Jón Fairbairn                                 Jon.Fairbairn <at> cl.cam.ac.uk

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Semyon Kholodnov | 22 Feb 17:17 2013
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Re: How to input Unicode string in Haskell program?

I would like to point out again that I am talking about Windows. I
don't care about Linux—I'm sure you already threw away all those
stupid legacy one- and multibyte code pages and migrated to UTF8
completely, but that's not quite the current state of Windows. Console
still doesn't cope with Unicode quite well.

Anyway, the problem is partially solved: I patched my WinGHCi so it no
longer chokes on Unicode input, and as for compiled .exe... I'll see.

2013/2/22, Jon Fairbairn <jon.fairbairn <at> cl.cam.ac.uk>:
> Alexander V Vershilov <alexander.vershilov <at> gmail.com> writes:
>
>> The problem is that Prelude.getLine uses current locale to load
>> characters:
>> for example if you have utf8 locale, then everything works out of the box:
>>
>>> $ runhaskell 1.hs
>>> résumé 履歴書 резюме
>>> résumé 履歴書 резюме
>>
>> But if you change locale you'll have error:
>>
>>> LANG="C" runhaskell 1.hs
>>> résumé 履歴書 резюме
>>> 1.hs: <stdin>: hGetLine: invalid argument (invalid byte sequence)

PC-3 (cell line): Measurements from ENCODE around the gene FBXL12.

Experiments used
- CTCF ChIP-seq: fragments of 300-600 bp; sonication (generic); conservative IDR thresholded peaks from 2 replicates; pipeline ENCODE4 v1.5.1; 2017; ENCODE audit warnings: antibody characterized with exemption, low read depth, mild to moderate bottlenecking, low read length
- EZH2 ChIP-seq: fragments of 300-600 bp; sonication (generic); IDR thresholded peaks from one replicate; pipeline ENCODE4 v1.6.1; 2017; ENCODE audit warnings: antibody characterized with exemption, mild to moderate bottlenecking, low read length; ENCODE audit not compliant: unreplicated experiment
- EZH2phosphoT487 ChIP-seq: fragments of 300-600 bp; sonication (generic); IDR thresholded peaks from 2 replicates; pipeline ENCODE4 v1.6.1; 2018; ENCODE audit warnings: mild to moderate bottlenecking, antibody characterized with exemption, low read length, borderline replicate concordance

>
> That seems to be correct behaviour: the only way to know the
> meaning of the bits input by a user is what encoding the user
> says they are in.
>
> But in general this issue is an instance of inheriting sins from
> the OS: the meaning of the bit pattern in a file should be part
> of the file, but we are stuck with OSs that use a global
> variable (which should be anathema to Haskell). So if user A has
> locale set one way and inputs a file and sends the filename to
> user B on the same system, user B might well see something
> completely different to A when looking at the file.
>
>> To force haskell use UTF8 you can load string as byte sequence
>> and convert it to UTF-8 charecters
>
> but of course, the programmer can only hope that utf-8 will work
> here. If the user is typing in KOI-8R, reading it as utf-8 is
> going to be wrong.
> --
> Jón Fairbairn                                 Jon.Fairbairn <at> cl.cam.ac.uk
>
>
> _______________________________________________
> Haskell-Cafe mailing list
> Haskell-Cafe <at> haskell.org
> http://www.haskell.org/mailman/listinfo/haskell-cafe
>

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Albert Y. C. Lai | 22 Feb 21:15 2013
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Re: How to input Unicode string in Haskell program?

On 13-02-21 04:58 AM, Semyon Kholodnov wrote:
> — Windows console is locked to one specific local code page, and no
> codepage contains Latin-1, Cyrillic and Kanji symbols at the same
> time.

Windows console is not locked to an anti-international code page; it is 
only defaulted to.

Use CHCP 65001 to switch to the UTF-8 code page.

Unfortunately, code page and encoding is only half of the battle; the 
other half is fonts. Most Windows fonts are incomplete; all Windows 
fixed-width fonts are incomplete. (Silver lining: Arial Unicode is 
sufficiently complete.) Therefore, you may be unable to display some 
characters, but they are the correct characters.

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Gmane